While I had seen a few dogs and donkeys being led to Santiago de Compostela by their owners, I didn’t recall seeing a pony. When I met the beautiful pony in the hills West of Zumaia, I wondered what it would be like for us to walk side-by-side to Santiago. No, I wasn’t going to open the gate and let the little guy out, but if he jumped the fence and said “Let’s go to Santiago,” I would have considered taking him along. I think our walk would have been quite enjoyable, however, it would have certainly made finding accommodations more difficult and probably cost me a fortune in food!
If I can get serious now, I will emphasize to always carry lots of water along these quiet or more remote stretches of the Camino del Norte. Drinkable water is not always available and it may cause you problems depending on the heat or where you are. I learned my lesson on the next day.
I left my last post, On the Camino Del Norte in Spain, Zumaia to Itziar, on the outskirts of Itziar. First, let’s take one more look at the pony and say goodbye before continuing.
From Elorriaga there was a steep descent and then a series of tiring ups and downs before the climb to Itziar. Here, the road climbs between forest and farmland.
I stopped to pay my respects for a fallen pilgrim.
One kilometer to Itziar.
This path soon takes us…
to the highway with Itziar just ahead. Thankfully, the town was located near the height of land for this stretch of the Camino. When I walked, no albergues were present in Itziar, but I understand there is one now. Always carry the most up-to-date albergue and accomodation guide while walking so you don’t have any problems with arriving to closed doors. This is not the the Camino Francés and you could go many kilometers without pilgrim hostels. Itziar also has at least one bed and breakfast if you want somewhere a little more private or extravagant.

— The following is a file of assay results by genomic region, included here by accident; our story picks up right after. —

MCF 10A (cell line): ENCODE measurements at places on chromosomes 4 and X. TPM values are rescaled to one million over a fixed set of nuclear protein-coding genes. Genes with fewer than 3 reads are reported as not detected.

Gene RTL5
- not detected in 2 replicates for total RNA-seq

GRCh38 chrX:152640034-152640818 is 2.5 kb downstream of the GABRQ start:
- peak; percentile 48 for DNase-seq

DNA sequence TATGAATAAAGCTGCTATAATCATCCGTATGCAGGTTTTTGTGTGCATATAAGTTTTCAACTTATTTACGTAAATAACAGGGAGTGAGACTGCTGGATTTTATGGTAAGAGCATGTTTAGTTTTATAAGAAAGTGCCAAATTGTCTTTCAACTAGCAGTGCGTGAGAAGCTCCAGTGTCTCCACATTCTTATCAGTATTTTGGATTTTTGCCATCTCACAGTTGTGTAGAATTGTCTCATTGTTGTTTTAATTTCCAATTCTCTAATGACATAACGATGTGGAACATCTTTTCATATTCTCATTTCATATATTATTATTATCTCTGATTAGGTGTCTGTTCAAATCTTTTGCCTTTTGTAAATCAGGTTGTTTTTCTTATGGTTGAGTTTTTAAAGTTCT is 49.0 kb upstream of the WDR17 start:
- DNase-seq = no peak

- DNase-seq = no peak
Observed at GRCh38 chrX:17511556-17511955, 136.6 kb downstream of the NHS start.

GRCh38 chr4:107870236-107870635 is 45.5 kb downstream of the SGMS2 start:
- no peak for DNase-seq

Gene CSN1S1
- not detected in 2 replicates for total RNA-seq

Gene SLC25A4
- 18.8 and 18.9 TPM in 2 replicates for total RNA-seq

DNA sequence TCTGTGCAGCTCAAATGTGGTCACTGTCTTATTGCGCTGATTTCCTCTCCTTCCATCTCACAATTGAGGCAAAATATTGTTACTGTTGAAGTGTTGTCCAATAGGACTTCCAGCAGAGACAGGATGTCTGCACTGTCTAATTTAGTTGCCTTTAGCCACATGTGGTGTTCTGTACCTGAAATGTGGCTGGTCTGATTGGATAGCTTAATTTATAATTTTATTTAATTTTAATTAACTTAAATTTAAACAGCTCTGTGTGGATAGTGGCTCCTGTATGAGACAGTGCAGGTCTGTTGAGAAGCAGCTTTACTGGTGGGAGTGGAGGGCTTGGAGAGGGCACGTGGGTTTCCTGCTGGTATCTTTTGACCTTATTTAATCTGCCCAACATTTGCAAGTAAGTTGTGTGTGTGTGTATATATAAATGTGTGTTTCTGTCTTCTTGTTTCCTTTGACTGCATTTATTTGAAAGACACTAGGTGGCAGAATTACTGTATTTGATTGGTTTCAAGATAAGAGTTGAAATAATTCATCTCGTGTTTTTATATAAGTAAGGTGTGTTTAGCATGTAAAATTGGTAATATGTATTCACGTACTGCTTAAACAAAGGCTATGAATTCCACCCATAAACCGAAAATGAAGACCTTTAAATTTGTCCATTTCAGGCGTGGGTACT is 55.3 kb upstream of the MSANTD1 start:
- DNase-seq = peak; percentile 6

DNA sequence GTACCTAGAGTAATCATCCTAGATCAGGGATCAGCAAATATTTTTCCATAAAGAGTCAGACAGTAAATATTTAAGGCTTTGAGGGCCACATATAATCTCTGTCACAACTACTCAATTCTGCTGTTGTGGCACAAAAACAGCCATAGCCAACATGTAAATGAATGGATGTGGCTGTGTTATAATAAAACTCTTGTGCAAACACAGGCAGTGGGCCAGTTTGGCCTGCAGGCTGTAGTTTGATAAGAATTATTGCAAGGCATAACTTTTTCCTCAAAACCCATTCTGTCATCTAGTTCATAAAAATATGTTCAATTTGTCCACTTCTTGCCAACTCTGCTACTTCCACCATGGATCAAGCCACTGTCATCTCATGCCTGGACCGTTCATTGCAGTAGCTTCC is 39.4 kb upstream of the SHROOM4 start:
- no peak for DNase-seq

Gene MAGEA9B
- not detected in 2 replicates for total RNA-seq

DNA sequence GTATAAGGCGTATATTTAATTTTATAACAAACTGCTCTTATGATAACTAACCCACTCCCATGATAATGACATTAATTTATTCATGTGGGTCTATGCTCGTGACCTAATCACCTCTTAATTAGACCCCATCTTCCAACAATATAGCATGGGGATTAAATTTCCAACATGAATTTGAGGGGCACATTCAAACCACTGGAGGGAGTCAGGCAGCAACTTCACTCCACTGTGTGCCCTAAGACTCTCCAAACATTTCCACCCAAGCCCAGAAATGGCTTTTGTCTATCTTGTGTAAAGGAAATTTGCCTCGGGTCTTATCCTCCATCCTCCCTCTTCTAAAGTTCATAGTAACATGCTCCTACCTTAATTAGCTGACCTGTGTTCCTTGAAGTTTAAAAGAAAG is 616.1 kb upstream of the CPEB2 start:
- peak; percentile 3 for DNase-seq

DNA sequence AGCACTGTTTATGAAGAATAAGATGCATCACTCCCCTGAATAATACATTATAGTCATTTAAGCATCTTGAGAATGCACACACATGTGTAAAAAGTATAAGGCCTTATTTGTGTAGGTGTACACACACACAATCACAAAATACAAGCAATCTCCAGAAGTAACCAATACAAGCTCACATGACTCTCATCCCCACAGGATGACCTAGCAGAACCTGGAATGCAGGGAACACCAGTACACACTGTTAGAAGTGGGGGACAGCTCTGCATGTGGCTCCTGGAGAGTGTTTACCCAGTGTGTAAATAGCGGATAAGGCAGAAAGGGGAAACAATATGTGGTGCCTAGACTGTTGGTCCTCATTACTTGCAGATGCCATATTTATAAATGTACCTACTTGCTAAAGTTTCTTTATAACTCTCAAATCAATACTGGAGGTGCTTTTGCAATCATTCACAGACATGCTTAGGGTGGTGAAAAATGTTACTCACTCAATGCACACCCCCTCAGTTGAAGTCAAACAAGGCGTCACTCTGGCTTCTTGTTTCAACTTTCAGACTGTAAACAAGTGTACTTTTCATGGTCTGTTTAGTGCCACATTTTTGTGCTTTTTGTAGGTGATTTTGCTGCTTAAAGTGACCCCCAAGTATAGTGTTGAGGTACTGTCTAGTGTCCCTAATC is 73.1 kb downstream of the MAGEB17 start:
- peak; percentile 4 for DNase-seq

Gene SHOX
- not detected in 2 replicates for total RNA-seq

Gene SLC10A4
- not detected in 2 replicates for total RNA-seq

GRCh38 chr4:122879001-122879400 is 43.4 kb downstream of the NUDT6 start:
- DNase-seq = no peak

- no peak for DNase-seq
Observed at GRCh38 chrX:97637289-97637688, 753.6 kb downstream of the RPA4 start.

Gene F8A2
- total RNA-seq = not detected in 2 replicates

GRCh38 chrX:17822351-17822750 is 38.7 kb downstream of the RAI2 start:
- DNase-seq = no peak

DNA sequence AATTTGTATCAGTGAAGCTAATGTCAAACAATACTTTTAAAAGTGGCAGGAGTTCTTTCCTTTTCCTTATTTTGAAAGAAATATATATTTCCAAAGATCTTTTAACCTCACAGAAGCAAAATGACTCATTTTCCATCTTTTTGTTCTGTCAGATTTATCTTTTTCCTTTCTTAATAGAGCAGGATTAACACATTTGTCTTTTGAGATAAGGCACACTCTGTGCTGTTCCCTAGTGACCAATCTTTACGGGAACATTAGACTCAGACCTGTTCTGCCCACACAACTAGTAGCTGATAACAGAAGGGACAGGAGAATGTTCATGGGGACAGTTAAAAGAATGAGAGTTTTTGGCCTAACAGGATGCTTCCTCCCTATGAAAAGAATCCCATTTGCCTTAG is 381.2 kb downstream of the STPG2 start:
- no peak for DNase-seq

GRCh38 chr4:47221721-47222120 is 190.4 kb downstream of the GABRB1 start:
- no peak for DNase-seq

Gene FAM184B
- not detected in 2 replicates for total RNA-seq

The Iglesia de Santa María sits near the top of the hill in Itziar.
Very quiet streets late in the day. When I mean late in the day, I’m talking about 8pm. Yes, I walked long days 🙂
Back to the church for a quick look around.
I couldn’t afford any mistakes looking for the Camino at this time of day, and watched the signs and arrows closely.
Please excuse the view. This guy seemed to have rather large… ummm… we better move on.
“Hey city boy. Have you not seen a sheep’s testicles before? Get lost!”
Oh my. Another hill ahead!
Stopped for a moment at this icon before…
paying respects for another fallen pilgrim.
I was almost out of daylight and it was darker than it looks here. I was happy because just ahead was…
the town of Deba, which had one of the most interesting forms of pilgrim transportation. Yes, this elevator is part of the Camino, although I don’t think pilgrims in the middle ages had it so easy.
This photo gives you an idea how the inside of one of the rooms at the municipal albergue looks. This was the next morning.
I’ll leave this post in Deba, as I was lucky to get a bed for the night. Although the albergue was close to the upper level of the elevator, if you’re late, you have to go down to the police station in the town center to get a room. That was an interesting experience, as the police officer was not happy that I arrived so late. By the time I got to the albergue, it was pitch black outside.
Please join me on my next post, On the Camino Del Norte in Spain, Deba to Ermita del Calvario, as I left Deba a little late in the morning. Although the walk was through a beautiful countryside with a mix of forest and farmland, I began to struggle and my health deteriorated. Later in the day, I would have the most unnerving experience ever on the Camino. I’ll get to that later.
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